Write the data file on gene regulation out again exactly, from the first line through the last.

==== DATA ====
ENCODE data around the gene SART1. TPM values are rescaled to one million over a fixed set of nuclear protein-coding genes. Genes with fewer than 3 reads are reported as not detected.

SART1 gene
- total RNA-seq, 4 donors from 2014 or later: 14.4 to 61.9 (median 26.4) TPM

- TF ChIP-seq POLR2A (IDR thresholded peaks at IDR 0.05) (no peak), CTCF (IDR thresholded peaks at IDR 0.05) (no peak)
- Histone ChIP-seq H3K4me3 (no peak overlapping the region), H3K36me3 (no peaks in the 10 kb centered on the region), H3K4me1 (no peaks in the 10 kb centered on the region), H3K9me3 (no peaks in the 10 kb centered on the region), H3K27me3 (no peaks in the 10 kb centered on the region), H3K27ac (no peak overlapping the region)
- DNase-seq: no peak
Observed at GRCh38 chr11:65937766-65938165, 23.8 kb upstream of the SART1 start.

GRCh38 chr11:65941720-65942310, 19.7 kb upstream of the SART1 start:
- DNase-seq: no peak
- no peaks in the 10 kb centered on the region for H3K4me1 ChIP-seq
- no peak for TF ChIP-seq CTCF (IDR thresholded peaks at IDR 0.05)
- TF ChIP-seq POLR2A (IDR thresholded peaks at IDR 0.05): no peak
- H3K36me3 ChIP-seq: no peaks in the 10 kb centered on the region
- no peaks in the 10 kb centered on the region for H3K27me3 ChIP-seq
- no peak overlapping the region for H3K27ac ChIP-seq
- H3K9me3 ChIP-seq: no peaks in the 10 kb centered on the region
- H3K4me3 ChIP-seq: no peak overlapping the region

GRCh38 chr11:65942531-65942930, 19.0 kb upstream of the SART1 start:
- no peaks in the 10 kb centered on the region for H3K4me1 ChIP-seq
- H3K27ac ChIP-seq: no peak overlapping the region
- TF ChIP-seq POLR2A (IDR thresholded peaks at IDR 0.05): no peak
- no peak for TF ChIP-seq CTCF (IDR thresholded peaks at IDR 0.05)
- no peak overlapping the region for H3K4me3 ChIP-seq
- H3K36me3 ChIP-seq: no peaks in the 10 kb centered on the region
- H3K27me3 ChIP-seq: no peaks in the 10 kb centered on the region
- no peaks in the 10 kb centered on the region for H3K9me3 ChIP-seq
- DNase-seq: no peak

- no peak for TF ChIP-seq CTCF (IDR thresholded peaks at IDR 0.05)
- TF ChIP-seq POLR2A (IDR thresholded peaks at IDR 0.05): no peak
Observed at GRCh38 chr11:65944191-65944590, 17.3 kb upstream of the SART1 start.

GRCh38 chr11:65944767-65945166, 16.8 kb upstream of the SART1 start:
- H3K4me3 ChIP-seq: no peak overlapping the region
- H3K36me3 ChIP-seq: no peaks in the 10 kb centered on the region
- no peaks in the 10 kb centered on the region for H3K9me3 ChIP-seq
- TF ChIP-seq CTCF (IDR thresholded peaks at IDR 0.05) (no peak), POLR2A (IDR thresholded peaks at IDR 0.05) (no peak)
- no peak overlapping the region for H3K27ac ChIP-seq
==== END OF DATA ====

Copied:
ENCODE data around the gene SART1. TPM values are rescaled to one million over a fixed set of nuclear protein-coding genes. Genes with fewer than 3 reads are reported as not detected.

SART1 gene
- total RNA-seq, 4 donors from 2014 or later: 14.4 to 61.9 (median 26.4) TPM

- TF ChIP-seq POLR2A (IDR thresholded peaks at IDR 0.05) (no peak), CTCF (IDR thresholded peaks at IDR 0.05) (no peak)
- Histone ChIP-seq H3K4me3 (no peak overlapping the region), H3K36me3 (no peaks in the 10 kb centered on the region), H3K4me1 (no peaks in the 10 kb centered on the region), H3K9me3 (no peaks in the 10 kb centered on the region), H3K27me3 (no peaks in the 10 kb centered on the region), H3K27ac (no peak overlapping the region)
- DNase-seq: no peak
Observed at GRCh38 chr11:65937766-65938165, 23.8 kb upstream of the SART1 start.

GRCh38 chr11:65941720-65942310, 19.7 kb upstream of the SART1 start:
- DNase-seq: no peak
- no peaks in the 10 kb centered on the region for H3K4me1 ChIP-seq
- no peak for TF ChIP-seq CTCF (IDR thresholded peaks at IDR 0.05)
- TF ChIP-seq POLR2A (IDR thresholded peaks at IDR 0.05): no peak
- H3K36me3 ChIP-seq: no peaks in the 10 kb centered on the region
- no peaks in the 10 kb centered on the region for H3K27me3 ChIP-seq
- no peak overlapping the region for H3K27ac ChIP-seq
- H3K9me3 ChIP-seq: no peaks in the 10 kb centered on the region
- H3K4me3 ChIP-seq: no peak overlapping the region

GRCh38 chr11:65942531-65942930, 19.0 kb upstream of the SART1 start:
- no peaks in the 10 kb centered on the region for H3K4me1 ChIP-seq
- H3K27ac ChIP-seq: no peak overlapping the region
- TF ChIP-seq POLR2A (IDR thresholded peaks at IDR 0.05): no peak
- no peak for TF ChIP-seq CTCF (IDR thresholded peaks at IDR 0.05)
- no peak overlapping the region for H3K4me3 ChIP-seq
- H3K36me3 ChIP-seq: no peaks in the 10 kb centered on the region
- H3K27me3 ChIP-seq: no peaks in the 10 kb centered on the region
- no peaks in the 10 kb centered on the region for H3K9me3 ChIP-seq
- DNase-seq: no peak

- no peak for TF ChIP-seq CTCF (IDR thresholded peaks at IDR 0.05)
- TF ChIP-seq POLR2A (IDR thresholded peaks at IDR 0.05): no peak
Observed at GRCh38 chr11:65944191-65944590, 17.3 kb upstream of the SART1 start.

GRCh38 chr11:65944767-65945166, 16.8 kb upstream of the SART1 start:
- H3K4me3 ChIP-seq: no peak overlapping the region
- H3K36me3 ChIP-seq: no peaks in the 10 kb centered on the region
- no peaks in the 10 kb centered on the region for H3K9me3 ChIP-seq
- TF ChIP-seq CTCF (IDR thresholded peaks at IDR 0.05) (no peak), POLR2A (IDR thresholded peaks at IDR 0.05) (no peak)
- no peak overlapping the region for H3K27ac ChIP-seq